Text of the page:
Sunday, May 3, 2015
A solid week in Mexicali
Pretty solid week. Actually not so much it was pretty hard. But it was all worth it.
So we have been taking hits these past couple of weeks with investigators who either start working on Sundays and can't go to church or they just literally disappear. It's super frustrating. But the Lord works in mysterious ways, and he when he wants us to know how much we are loved he does it in a huge, amazing way.
This week started off kind of like last week. We were finding lots of new people. But, as the scriptures say, "Many are called, but [very] few are chosen". It applies to missionary work. For example, of the 63 new investigators that we have found since I came here to Mexicali, we have 10 baptismal dates. It's hard work in the extreme. However, I feel like I'm growing a lot (hopefully a few inches ;) )
I don't have a whole lot to say this week, so I'm just gonna tell a funny story and then tell you guys about the baptism.
So we went on exchanges this week so that the Zone Leaders could do the baptismal interview for the people we had getting baptized. And the dude is American, played football, loves BYU sports, and is crazy, so I knew it was gonna be a fun day. Anyway, we were walking down the street practicing our English, and this lady calls to us. "HEY Elders! How's it going??" So we whip around and start talking to her. I sort of half recognized her, and the last time I thought I saw her I swear I remember her having a young child with her. So I asked her how her kid was doing. HAHA. Whoops. She got kind of serious and then said the following: "Yeah, he's good I guess. He'll be out of prison hopefully May 5." I died. I was fighting so hard not to laugh. It was so bad.
And then, still with the American dude, we started knocking doors. One lady let us in, and she was in a wheelchair. We asked her what had happened and she said that when they were putting the roof on her house one of those metal bars fell down and stabbed through her foot. And when they went to the hospital the doctor basically said to put a bandaid on it. So it got infected. But she trusted the doctor who had told her that it would heal pretty much by itself, so she let it go about 6 months without treatment. Then finally she went and had another doctor look at it, and right there and then he did surgery. So just imagine what this foot looks like. It was repulsive. And the whole time we were teaching here, she's sitting there rubbing the heck out of it. I threw up in my mouth about 9 times. And she had this powder on her foot, I don't know what it was for, but all of the sudden, from within the hole in her foot comes a drop of liquid. And I watched it trace its way through the powder, and then splat on the ground, nice and yellow. And then she shook our dang hands with that hand that had been rubbing that foot. I wanted to cry. I think I did.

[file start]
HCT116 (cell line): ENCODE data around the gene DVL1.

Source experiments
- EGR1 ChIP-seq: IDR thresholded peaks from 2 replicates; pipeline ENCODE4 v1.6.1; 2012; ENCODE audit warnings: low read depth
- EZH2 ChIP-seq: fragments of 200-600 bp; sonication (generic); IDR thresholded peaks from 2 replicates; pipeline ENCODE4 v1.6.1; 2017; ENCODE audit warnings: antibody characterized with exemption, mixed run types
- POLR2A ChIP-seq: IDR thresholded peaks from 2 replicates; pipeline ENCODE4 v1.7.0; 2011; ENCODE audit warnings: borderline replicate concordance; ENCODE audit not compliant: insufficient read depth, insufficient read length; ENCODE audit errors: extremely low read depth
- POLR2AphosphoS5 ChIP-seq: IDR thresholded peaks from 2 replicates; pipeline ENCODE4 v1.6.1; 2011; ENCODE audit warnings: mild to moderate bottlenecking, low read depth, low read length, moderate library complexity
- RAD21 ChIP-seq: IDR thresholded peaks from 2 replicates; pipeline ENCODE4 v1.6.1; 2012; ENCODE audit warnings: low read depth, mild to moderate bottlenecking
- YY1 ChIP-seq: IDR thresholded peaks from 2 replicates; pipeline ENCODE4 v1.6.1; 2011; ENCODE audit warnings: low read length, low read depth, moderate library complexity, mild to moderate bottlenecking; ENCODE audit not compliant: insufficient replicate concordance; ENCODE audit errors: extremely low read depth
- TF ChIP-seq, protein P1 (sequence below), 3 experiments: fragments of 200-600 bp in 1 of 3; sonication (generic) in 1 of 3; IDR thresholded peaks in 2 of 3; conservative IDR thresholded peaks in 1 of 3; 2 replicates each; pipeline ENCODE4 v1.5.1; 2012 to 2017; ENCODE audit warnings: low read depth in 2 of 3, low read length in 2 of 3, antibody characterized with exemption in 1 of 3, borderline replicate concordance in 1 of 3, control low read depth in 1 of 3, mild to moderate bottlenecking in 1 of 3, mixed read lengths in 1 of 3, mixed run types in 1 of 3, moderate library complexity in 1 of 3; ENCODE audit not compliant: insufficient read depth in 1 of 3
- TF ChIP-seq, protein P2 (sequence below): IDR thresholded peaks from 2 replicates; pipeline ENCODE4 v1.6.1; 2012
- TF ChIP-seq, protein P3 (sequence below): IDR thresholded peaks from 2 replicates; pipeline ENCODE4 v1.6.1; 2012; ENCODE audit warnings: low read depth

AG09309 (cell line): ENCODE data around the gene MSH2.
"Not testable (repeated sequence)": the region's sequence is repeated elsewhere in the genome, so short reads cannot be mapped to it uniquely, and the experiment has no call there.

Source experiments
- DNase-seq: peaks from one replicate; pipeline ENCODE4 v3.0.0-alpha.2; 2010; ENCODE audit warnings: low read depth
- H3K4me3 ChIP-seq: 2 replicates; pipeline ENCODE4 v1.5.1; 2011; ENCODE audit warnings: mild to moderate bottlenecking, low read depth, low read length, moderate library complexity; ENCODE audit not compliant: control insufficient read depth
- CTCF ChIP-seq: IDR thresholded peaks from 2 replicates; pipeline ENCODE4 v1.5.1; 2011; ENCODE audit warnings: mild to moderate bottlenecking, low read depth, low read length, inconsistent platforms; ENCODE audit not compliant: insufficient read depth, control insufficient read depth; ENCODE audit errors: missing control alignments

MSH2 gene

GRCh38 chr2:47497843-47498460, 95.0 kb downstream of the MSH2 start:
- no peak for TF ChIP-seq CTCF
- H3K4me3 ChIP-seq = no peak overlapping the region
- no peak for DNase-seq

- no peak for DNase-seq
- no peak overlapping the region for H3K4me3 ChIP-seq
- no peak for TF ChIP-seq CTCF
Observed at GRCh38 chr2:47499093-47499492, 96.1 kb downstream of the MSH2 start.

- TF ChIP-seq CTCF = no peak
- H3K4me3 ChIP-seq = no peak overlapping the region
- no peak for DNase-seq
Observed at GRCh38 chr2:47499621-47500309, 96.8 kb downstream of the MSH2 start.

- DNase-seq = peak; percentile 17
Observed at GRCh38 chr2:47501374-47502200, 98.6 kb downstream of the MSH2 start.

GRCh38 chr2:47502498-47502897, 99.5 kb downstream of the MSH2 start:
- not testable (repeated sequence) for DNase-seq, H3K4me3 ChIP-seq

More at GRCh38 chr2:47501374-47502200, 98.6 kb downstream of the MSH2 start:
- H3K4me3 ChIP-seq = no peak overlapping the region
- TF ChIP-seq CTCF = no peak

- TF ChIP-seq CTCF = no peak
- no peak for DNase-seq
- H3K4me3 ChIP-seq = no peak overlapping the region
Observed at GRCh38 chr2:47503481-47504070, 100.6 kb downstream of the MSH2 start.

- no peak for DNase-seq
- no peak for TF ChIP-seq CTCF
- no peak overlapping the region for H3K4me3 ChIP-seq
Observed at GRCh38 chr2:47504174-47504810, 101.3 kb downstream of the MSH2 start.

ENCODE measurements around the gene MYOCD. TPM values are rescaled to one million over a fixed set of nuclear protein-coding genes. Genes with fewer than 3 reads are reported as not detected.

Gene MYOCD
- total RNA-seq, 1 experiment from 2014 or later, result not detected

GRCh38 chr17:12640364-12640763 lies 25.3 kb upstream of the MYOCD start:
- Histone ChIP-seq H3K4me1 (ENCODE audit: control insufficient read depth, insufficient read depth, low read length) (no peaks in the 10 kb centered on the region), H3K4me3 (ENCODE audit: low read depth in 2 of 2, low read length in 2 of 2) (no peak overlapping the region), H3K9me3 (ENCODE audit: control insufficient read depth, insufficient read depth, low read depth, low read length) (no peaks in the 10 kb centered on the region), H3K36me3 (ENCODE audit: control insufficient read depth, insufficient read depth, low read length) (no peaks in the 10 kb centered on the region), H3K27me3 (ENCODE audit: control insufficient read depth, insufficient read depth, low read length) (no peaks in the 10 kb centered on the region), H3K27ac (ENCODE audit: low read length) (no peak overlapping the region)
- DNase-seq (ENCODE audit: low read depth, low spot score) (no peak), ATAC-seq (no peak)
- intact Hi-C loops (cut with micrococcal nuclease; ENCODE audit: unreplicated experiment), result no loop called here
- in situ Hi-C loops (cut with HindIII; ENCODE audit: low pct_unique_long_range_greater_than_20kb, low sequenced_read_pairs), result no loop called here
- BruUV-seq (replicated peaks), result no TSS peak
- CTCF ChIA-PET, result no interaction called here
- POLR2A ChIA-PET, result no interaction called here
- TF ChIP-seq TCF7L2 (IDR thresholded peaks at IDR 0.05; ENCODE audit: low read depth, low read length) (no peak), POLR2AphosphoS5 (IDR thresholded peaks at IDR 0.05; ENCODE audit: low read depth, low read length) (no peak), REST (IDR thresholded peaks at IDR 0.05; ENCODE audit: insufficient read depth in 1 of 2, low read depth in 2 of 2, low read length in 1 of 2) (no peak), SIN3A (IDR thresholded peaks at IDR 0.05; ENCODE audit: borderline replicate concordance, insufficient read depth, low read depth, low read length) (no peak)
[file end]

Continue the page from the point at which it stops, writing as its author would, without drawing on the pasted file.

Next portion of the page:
But yeah that was on Friday, and then on Saturday we had Interviews with the president. That got me hyped. And then we had a baptism. It was pretty cool. They were two kids of a family that we've been teaching for a while. The mom and the dad couldn't for other reasons, but the kids were right there. Super awesome. Heck of an experience.
To answer your question, Mom, the ward here is about the same size as Universidad, about 70 or so active members. We do have our own building, but it is smaller than the Casa de Oración in Ensenada. The area is very big; we only work in a small part because there are a lot of gated neighborhoods who don't like missionaries. But its pretty cool. In my ward there's two English teachers, so I can practice a little bit. But it's a pretty good ward, I don't have really any complaints. They aren't tied to the missionaries like Universidad, but they're good people.
Anyway, that was my week. Hope you guys are all doing well.
Les quiero mucho,